“Sandy has worked hard for the residents of BG.” -Jill Carr

To The Residents of Bowling Green: I submit this letter to express my support of the candidacy of Sandy Rowland for re-election to the Bowling Green City Council. Our primary election is right around the corner. On May 2 I will be casting my vote for Sandy Rowland and I urge you to do likewise. The following are some of my reasons for supporting Sandy’s candidacy. First, Sandy is fully committed to the responsibilities associated with being a member of City Council. She is visible, approachable, an excellent listener, and consistently attends meetings and a wide variety of community events. She takes her constituents’ concerns and questions very seriously and follows-up accordingly. Sandy loves this community and serves it so well. Second, Sandy’s accomplishments during her time on Council are noteworthy. She has worked very hard to bring attention to the needs of residents on the east side of town, especially the deterioration of its neighborhoods. Sandy is a strong proponent of diversity as evidenced by her involvement in Not In Our Town and La Conexion. She has also been a strong advocate for public health and the environment. The list goes on, and will no doubt continue to grow when Sandy is re-elected to another term. Sandy has worked hard for the residents of BG. She wants to continue working hard for us and we need her! So I urge you to vote for Sandy Rowland on May 2. She is a proven hard worker, supporter, and advocate for…


“Ohio has already been designated as the sacrifice zone for fracking”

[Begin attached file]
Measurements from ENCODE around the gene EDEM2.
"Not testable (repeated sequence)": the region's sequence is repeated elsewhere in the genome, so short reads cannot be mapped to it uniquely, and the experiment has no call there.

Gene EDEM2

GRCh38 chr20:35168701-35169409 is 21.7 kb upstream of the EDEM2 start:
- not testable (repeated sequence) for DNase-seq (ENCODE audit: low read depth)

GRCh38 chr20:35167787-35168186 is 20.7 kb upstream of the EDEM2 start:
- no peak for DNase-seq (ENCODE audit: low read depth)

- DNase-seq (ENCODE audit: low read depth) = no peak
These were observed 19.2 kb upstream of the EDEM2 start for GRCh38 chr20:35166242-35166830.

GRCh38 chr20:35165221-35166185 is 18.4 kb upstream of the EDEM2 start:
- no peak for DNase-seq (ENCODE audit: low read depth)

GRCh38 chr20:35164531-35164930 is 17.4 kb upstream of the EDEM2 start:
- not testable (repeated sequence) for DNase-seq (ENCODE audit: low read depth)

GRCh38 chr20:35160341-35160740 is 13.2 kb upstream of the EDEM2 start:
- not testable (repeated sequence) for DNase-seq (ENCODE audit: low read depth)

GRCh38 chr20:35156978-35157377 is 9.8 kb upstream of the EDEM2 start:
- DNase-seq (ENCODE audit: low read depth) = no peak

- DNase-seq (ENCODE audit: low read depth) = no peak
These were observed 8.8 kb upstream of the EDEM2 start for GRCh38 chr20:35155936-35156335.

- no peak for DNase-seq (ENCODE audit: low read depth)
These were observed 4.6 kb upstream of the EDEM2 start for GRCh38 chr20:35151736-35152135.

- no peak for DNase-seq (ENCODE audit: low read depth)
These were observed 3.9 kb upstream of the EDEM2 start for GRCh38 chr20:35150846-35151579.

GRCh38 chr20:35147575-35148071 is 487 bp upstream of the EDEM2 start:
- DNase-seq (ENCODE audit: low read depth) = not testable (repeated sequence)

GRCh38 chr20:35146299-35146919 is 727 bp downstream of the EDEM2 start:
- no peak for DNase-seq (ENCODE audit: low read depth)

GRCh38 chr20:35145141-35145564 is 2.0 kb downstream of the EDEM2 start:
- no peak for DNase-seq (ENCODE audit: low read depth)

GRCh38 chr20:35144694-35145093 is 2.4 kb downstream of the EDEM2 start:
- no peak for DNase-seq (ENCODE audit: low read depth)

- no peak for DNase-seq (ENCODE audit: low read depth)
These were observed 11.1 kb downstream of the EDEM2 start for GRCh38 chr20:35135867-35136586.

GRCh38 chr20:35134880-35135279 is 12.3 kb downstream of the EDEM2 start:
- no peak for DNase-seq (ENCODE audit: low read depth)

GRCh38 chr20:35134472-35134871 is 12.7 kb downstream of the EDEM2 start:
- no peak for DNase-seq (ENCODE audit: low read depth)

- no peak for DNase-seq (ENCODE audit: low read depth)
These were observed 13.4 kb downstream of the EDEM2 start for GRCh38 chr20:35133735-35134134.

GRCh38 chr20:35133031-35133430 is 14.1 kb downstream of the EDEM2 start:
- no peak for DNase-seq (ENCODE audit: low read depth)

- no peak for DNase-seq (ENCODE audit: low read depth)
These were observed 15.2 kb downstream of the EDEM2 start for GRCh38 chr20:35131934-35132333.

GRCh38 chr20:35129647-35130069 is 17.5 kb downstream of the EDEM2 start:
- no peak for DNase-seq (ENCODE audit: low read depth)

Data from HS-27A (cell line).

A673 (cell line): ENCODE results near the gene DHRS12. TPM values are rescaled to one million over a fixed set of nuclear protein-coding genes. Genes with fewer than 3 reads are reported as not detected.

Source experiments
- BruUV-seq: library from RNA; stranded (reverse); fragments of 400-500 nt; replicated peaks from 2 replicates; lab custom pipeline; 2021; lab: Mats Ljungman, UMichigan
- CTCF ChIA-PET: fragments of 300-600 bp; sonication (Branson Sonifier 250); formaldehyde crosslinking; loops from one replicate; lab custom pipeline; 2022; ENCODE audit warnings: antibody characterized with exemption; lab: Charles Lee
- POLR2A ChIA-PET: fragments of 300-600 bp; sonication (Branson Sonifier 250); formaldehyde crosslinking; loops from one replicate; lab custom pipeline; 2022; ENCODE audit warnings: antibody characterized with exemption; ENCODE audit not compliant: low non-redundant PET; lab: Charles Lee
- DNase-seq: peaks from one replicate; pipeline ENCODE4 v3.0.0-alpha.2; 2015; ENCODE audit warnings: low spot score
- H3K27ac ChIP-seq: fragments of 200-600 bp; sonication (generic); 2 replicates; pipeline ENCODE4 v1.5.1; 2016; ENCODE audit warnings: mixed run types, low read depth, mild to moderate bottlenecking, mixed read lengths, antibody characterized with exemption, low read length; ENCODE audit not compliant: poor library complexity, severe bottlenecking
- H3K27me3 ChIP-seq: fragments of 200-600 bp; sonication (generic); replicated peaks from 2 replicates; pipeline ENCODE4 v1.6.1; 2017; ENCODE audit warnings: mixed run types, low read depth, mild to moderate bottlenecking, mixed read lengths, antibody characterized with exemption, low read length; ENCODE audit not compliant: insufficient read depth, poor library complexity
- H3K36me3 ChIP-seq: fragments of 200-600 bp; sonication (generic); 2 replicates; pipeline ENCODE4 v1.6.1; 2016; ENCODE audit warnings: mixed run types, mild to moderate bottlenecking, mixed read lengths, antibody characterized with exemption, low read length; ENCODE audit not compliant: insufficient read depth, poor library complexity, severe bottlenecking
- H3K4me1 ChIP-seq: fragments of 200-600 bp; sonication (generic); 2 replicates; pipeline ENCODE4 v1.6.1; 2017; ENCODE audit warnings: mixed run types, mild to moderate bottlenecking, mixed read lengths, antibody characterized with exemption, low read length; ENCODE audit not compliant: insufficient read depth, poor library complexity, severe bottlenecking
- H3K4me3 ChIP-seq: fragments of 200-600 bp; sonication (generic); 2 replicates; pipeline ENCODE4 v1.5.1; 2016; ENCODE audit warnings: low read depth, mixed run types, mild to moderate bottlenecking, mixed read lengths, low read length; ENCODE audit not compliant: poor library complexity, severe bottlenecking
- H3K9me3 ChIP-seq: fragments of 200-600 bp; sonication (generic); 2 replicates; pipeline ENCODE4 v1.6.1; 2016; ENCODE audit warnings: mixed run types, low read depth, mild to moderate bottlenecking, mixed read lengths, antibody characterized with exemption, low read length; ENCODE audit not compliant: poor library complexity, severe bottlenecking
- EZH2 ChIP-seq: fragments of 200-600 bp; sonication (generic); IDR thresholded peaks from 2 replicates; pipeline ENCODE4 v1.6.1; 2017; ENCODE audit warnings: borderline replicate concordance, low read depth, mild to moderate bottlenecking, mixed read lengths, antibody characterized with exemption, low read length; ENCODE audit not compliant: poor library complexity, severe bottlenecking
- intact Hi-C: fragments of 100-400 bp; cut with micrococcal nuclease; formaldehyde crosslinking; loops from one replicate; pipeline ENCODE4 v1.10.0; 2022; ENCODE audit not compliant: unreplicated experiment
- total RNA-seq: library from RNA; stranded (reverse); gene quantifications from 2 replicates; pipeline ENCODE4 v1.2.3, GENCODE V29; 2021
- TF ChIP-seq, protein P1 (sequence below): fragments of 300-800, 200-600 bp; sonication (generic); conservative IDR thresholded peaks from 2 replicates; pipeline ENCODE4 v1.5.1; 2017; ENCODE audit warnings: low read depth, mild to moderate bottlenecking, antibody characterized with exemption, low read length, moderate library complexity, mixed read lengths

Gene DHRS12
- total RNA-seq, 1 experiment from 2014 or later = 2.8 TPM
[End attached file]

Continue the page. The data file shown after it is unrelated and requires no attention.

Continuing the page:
By LEATRA HARPER Most Ohioans have no idea of the destruction of the states’ clean air and water taking place right now in the Southeast part of the state in which the extreme energy extraction method of horizontal hydraulic fracturing (fracking) is taking place and has been for over five years. Once the huge pipeline infrastructure like Energy Transfer’s Rover pipeline and the Williams/Spectra Nexus pipeline are in commission, fracking will take off even more. The pipelines themselves threaten our drinking water and clear cut our forests, spoiling agricultural land and polluting the air with their compressor stations. The pipelines steal private property through the use of eminent domain and threats and false promises made to landowners. Ohio has already been designated as the sacrifice zone for fracking and its toxic, radioactive waste, with Ohio land fills and injection wells solving the industry’s biggest problem on the cheap. It is becoming widely documented of the environmental damage and health impacts of fracking, with a recent study showing an increase in infant mortality likely due to water polluted by fracking with an addition 50 infant deaths as a result (http://www.theecologist.org/News/news_round_up/2988876/fracking_kills_newborn_babies_polluted_water_likely_cause.html). The pipelines will cause even more death and destruction. A climate bus leaves from NW Ohio in Bluffton this Friday at 8 p.m. (for tickets click) for the Peoples’ Climate March in Washington D.C..  We have many reasons to march for the climate and against extreme energy extraction.  When Rover ramps up, Ohio’s clean air and water will be sacrificed for fracking….